Ultrasound-Derived Fat Fraction for Hepatic Steatosis
The use of ultrasound-derived fat fraction (UDFF) provides high sensitivity for detecting hepatic steatosis and is strongly associated with MRI proton-density fat fraction (PDFF), according to an article in the American Journal of Roentgenology (AJR).
Noting that a reduced number of measurements is sufﬁcient for determining overall UDFF (i.e., median value of the median of the ﬁve measurements for each of three acquisitions), “a UDFF cutoff of >5% provides high AUC and sensitivity, albeit low speciﬁcity, for detection of MRI PDFF ≥5.5%,” clariﬁed corresponding author Andrew T Trout, MD, from Cincinnati Children’s Hospital Medical Center in Ohio.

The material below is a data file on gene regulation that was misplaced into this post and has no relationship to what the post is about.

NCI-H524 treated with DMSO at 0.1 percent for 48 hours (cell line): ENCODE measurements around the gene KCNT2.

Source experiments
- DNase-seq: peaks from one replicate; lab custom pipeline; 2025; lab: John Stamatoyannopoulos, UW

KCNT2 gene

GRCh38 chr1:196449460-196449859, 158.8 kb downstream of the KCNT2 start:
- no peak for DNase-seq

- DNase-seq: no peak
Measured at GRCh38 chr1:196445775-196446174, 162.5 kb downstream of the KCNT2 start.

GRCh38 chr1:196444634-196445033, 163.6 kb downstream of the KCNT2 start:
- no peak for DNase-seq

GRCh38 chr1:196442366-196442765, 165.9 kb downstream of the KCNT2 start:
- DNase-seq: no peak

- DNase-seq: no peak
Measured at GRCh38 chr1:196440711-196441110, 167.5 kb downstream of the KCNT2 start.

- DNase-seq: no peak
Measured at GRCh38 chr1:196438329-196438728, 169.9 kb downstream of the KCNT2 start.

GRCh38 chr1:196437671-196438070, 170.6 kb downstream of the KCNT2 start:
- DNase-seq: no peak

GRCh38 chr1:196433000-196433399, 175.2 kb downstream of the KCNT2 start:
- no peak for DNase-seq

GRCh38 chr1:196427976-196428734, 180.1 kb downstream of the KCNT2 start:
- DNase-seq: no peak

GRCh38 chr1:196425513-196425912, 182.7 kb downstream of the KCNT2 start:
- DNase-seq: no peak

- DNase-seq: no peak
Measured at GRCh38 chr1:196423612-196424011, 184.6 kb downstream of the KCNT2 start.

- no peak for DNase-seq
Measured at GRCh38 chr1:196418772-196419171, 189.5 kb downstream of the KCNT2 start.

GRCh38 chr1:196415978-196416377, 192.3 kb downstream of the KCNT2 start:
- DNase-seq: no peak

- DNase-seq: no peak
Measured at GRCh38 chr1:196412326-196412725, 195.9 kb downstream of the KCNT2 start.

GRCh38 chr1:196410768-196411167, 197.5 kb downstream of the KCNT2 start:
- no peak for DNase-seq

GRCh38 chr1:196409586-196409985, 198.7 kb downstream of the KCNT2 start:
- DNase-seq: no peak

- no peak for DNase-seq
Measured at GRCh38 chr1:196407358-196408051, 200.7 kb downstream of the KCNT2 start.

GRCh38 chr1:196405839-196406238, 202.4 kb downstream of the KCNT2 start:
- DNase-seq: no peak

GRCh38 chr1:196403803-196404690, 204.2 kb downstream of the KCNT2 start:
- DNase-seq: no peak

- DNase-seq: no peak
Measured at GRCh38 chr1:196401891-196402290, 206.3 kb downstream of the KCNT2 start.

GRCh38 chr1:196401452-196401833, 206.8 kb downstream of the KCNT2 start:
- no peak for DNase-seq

Dr Trout and team’s cross-sectional study registered 56 overweight and obese adolescents and adults (≥16 years) who underwent investigational ultrasound (ACUSON Sequoia; deep abdominal transducer) and MRI examinations of the liver during a single visit from August to October 2020. Ultrasound examinations included three UDFF acquisitions of five measurements each. MRI examinations included three PDFF acquisitions with calculation of an overall median PDFF.
Ultimately, UDFF was positively associated with MRI PDFF (rho=0.82 [95% 0.71-0.89]; p<.001), with mean bias between methods of 4.0%. In addition, UDFF had an AUC of 0.90 (95% CI: 0.79-0.96, p<.001) for identifying an MRI PDFF ≥5.5%, with a cutoff value of >5% having 94.1% sensitivity and 63.6% specificity.
“In clinical practice, the authors of this AJR article concluded, “three measurements are likely sufﬁcient for determining UDFF.”